Fisherman’s Friend, Jamie Vardy and a new ground – Carl Marston’s Ipswich Town guide to Fleetwood
PUBLISHED: 19:30 03 October 2019 | UPDATED: 19:30 03 October 2019
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Football writer Carl Marston has visited 120 Football League grounds.Here he gives Town fans a flavour of what to expect from a vist to Fleetwood Town’s Highbury Stadium
I have one-up on Ipswich Town, in that I have a dubious claim to fame - I have already visited Fleetwood Town, three times in fact, a treat that will finally befall the Portman Road club and their loyal travelling fans this weekend.
It's not often that I get the chance to introduce the delights of a 'new' ground, or fresh opposition, with regards Ipswich.
I will probably repeat the exercise for Town's respective visits to Rochdale and Wycombe later this season, two other Town 'firsts' and places that I have frequented on more times than I care to remember.
But for now, I give you Highbury Stadium, the glossy but compact home of Fleetwood Town, a club who were languishing in the ninth tier of English football only 14 years ago.
I will never forget my first visit to this north-west corner of the Fylde Peninsular, a coastal town situated just seven miles up the road (or along the beach) from Blackpool, but precisely 283 miles from Portman Road.
It was a little over seven years ago, when the Cod Army were plying their trade in the National League (then the Blue Square Premier), that I paid my first visit, with Braintree Town, and watched as one player in particular rang rings around The Iron.
His name was Jamie Vardy, a young striker with attitude (and dyed hair), who bagged the second goal in a comfortable 3-1 home win on January 24, 2012, just one of 31 league goals he netted that term.
Fleetwood went on to win the Conference title that season, with a whopping 103 points, and so secure promotion to the Football League for the first time in their history.
But whatever happened to Jamie Vardy?
A complete mystery.
- Ground: Highbury Stadium
- Club: Fleetwood Town (re-formed in 1997, the third incarnation of the club which was first established in 1908)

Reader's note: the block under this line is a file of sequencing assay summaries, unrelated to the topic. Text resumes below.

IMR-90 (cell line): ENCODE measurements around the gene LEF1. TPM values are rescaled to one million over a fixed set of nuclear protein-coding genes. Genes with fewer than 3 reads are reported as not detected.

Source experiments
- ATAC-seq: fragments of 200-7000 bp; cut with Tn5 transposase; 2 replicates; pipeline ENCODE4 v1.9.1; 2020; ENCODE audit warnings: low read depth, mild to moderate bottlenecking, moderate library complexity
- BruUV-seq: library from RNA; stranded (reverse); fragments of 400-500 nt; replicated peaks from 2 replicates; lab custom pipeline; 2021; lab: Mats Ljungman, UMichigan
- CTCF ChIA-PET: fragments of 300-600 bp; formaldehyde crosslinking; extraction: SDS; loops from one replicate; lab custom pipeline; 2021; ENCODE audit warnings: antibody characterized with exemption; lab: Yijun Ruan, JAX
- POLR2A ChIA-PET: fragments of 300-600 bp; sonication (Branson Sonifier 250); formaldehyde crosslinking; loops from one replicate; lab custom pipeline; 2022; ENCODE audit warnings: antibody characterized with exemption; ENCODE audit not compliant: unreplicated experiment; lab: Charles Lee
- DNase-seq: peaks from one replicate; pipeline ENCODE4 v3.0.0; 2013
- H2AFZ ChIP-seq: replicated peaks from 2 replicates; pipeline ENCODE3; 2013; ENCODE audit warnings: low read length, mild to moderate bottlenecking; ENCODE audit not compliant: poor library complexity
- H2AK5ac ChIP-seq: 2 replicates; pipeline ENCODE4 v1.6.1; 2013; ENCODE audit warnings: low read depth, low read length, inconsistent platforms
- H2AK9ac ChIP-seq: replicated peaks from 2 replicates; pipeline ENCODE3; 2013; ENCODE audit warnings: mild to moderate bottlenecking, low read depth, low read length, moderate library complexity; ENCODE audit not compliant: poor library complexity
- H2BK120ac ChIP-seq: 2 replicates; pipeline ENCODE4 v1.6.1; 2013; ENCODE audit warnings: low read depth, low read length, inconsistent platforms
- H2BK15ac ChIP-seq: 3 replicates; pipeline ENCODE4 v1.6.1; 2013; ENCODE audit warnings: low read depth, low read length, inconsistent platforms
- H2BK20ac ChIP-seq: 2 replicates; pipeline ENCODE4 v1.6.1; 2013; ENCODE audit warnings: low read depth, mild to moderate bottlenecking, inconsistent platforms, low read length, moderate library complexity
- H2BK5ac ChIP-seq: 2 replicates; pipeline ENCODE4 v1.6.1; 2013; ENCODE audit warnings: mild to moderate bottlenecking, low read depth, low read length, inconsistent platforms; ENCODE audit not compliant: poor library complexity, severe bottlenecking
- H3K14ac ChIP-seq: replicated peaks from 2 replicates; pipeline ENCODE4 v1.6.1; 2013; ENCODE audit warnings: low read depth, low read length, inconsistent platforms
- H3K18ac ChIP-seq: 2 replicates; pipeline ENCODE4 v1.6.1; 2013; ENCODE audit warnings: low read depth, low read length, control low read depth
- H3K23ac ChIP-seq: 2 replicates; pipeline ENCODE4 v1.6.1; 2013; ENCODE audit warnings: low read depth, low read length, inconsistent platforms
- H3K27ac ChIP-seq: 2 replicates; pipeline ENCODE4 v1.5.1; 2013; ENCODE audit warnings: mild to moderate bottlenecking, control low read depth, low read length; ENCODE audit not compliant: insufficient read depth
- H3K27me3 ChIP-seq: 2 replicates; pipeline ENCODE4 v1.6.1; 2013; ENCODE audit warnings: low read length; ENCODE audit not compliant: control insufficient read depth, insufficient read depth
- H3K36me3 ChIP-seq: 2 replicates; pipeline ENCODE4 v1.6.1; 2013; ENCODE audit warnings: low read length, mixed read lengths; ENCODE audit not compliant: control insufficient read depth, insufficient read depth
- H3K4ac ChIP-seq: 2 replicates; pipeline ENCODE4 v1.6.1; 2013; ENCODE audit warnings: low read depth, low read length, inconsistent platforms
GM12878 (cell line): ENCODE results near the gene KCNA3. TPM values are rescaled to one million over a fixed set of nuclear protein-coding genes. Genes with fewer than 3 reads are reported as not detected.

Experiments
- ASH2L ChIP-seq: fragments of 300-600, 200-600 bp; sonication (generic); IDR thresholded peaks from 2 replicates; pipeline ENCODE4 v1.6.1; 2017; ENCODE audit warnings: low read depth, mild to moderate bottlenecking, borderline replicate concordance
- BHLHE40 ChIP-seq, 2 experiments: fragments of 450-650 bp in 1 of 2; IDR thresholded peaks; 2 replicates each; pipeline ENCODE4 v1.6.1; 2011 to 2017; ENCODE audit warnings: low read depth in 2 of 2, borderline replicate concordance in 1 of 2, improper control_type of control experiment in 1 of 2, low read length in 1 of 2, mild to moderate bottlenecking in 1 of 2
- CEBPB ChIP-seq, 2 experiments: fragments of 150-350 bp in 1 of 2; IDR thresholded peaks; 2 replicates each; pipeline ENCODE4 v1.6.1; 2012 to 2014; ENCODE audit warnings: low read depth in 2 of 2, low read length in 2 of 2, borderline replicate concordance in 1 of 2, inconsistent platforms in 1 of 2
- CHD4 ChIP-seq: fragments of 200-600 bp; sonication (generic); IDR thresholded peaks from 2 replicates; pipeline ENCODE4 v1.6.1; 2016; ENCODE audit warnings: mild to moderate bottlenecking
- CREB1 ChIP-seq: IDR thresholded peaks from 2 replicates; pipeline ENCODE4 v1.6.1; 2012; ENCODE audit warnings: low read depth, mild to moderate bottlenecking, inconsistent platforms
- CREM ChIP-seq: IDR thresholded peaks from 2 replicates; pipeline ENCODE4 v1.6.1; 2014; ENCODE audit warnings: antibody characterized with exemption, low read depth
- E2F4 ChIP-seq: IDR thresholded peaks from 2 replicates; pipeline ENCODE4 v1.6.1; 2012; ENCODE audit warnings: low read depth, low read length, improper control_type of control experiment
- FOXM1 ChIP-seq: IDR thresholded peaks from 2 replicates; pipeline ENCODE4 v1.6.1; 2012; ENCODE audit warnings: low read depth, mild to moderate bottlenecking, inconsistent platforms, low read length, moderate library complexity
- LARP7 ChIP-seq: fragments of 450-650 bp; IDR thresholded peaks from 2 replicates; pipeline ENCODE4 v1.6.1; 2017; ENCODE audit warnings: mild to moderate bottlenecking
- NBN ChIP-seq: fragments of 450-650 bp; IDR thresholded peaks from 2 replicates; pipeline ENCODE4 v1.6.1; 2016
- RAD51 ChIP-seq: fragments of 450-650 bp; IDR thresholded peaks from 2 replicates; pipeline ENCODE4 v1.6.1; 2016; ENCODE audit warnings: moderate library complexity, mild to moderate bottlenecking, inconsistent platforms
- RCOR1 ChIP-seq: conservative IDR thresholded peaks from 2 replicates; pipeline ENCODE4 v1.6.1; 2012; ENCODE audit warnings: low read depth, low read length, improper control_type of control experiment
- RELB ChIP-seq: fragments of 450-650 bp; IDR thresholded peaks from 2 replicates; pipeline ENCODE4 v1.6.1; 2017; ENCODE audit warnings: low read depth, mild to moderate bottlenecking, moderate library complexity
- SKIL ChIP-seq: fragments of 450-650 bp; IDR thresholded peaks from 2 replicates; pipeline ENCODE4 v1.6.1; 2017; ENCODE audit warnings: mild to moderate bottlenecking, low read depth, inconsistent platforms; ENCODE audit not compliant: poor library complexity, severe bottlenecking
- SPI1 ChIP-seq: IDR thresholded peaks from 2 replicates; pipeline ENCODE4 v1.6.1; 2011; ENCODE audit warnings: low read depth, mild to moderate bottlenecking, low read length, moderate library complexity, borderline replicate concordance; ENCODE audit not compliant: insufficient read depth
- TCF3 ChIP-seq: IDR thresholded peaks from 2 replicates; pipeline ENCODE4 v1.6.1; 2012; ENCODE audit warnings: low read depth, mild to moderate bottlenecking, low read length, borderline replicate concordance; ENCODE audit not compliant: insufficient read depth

- Ground capacity: 5,327
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- Town's visits: none
- Success: won six promotions in 10 years, between 2004-05 and 2013-14, from the North-West Counties League to League One.
Quirky facts - name & colours
There are obvious similarities with Arsenal (though of course not in terms of historical success or footballing prowess), in that the Lancashire club not only play at Highbury Stadium, but also play in red shirts with white sleeves, and white shorts, the familiar home kit of the Gunners.
As regards the stadium, this is named after Highbury Avenue, the nearest street to the ground, and so has nothing to do with Arsenal's famous old home.
And unlike the Gunners' former home, which was closed in 2006 - the pitch is now a communal garden surrounded by new flats - Highbury Stadium is very much alive, and has been redeveloped in recent times since first hosting football in 1939.
As regards the club colours, Fleetwood never deliberately replicated Arsenal's home kit - instead, the red and white was introduced after the First World War as part of an arrangement with a local trawler company, whose corporate colours happened to be red and white.
Instead, the old Fleetwood FC club, founded in 1908, played in amber-and-black stripes. Those colours were ditched when the crew from the local trawler company offered to buy the club a new kit - so long as it was red and white.
I guess it could have been worse - those corporate colours could have been salmon pink and turquoise!
Carl's Fleetwood experience
I have taken my running shoes on my last two visits to Fleetwood, to go for pre-match jogs - this is probably the best way to see the town (quickly, and without stopping), because it is a little run-down.
On the plus side, if you are a fan of the Fisherman's Friend, that rather potent menthal lozenge, or are just suffering from a sore throat, then you are in luck. The company (Lofthouse Fleetwood) is based nearby, and the lozenge has been curing respiratory problems since the 1860s.
The lozenge's target audience was originally the deep-sea fishermen, but Town fans might need a packet after roaring on their side to victory this Saturday!
Stadium-wise, it's very small, down at No. 112 on the list of stadium capacities in England (5,327), but it's perfectly formed.
And on the pitch? The surface is good, and you can expect goals, and not just because Town are in form. I have reported on 13 goals in my three visits, the last a 4-0 defeat for Colchester in 2015.
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